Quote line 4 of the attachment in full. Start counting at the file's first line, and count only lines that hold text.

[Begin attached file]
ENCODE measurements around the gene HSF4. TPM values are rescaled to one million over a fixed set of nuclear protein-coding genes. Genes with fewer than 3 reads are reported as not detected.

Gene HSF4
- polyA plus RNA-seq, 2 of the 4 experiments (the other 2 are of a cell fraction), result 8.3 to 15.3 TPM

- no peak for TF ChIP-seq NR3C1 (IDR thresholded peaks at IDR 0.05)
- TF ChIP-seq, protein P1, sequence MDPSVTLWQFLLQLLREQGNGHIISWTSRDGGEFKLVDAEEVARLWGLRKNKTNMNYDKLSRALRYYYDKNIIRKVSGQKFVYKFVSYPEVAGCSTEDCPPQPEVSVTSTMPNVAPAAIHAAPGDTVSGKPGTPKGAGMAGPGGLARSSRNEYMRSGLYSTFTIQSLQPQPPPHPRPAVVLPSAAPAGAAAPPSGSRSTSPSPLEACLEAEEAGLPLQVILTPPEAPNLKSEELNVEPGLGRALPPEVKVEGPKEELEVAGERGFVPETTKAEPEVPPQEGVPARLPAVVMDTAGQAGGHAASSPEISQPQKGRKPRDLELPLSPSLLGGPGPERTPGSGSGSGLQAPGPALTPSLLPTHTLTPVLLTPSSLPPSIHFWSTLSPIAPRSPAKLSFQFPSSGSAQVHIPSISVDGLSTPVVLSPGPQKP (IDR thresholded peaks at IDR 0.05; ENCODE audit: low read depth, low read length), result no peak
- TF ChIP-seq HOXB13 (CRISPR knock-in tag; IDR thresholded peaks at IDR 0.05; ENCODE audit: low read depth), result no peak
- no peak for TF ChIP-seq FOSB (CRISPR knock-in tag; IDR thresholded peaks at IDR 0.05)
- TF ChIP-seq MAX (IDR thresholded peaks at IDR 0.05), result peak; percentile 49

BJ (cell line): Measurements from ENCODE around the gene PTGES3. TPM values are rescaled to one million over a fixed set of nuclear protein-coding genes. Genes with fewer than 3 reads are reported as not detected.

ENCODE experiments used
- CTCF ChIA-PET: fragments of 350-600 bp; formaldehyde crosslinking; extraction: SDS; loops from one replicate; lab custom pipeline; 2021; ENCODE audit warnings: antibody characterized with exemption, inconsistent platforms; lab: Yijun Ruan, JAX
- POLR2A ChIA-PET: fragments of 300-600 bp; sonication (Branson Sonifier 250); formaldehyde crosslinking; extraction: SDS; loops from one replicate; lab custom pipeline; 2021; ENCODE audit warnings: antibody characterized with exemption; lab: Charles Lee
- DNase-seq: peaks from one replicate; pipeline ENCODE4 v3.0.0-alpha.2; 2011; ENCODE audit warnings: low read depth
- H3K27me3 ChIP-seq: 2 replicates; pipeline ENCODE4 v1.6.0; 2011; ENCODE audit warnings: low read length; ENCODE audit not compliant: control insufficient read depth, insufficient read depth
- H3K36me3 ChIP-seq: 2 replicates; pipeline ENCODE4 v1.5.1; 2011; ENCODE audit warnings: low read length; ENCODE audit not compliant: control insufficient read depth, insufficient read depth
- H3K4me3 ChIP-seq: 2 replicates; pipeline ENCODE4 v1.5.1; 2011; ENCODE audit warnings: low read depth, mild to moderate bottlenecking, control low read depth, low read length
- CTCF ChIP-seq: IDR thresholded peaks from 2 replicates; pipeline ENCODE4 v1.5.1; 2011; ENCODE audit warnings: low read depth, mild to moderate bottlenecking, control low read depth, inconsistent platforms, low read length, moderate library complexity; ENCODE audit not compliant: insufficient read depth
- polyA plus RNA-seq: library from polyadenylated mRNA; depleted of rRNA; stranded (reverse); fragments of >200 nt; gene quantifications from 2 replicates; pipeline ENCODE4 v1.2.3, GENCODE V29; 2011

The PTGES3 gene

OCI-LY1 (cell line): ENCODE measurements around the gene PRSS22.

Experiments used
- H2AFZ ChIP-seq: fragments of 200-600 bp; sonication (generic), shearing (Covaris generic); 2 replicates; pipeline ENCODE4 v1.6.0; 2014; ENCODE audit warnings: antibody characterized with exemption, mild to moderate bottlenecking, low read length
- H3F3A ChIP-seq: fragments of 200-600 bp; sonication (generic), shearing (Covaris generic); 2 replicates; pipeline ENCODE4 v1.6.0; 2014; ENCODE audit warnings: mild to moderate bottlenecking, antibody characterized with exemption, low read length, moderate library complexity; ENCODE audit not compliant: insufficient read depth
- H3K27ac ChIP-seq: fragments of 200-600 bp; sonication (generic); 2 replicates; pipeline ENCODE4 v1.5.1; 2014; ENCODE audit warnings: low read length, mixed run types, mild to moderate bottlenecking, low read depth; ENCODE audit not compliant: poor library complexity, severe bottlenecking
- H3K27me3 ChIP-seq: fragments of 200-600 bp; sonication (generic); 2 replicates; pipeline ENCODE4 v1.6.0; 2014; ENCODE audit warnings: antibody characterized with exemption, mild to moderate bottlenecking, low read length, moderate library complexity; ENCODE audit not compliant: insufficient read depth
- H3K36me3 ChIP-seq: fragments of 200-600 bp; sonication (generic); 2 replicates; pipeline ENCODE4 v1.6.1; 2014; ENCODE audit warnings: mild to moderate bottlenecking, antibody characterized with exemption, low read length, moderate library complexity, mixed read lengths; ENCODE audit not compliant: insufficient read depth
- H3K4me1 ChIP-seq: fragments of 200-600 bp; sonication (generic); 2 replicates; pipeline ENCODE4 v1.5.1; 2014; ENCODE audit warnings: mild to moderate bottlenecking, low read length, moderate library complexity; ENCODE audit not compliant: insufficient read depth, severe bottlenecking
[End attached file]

- no peak for TF ChIP-seq NR3C1 (IDR thresholded peaks at IDR 0.05)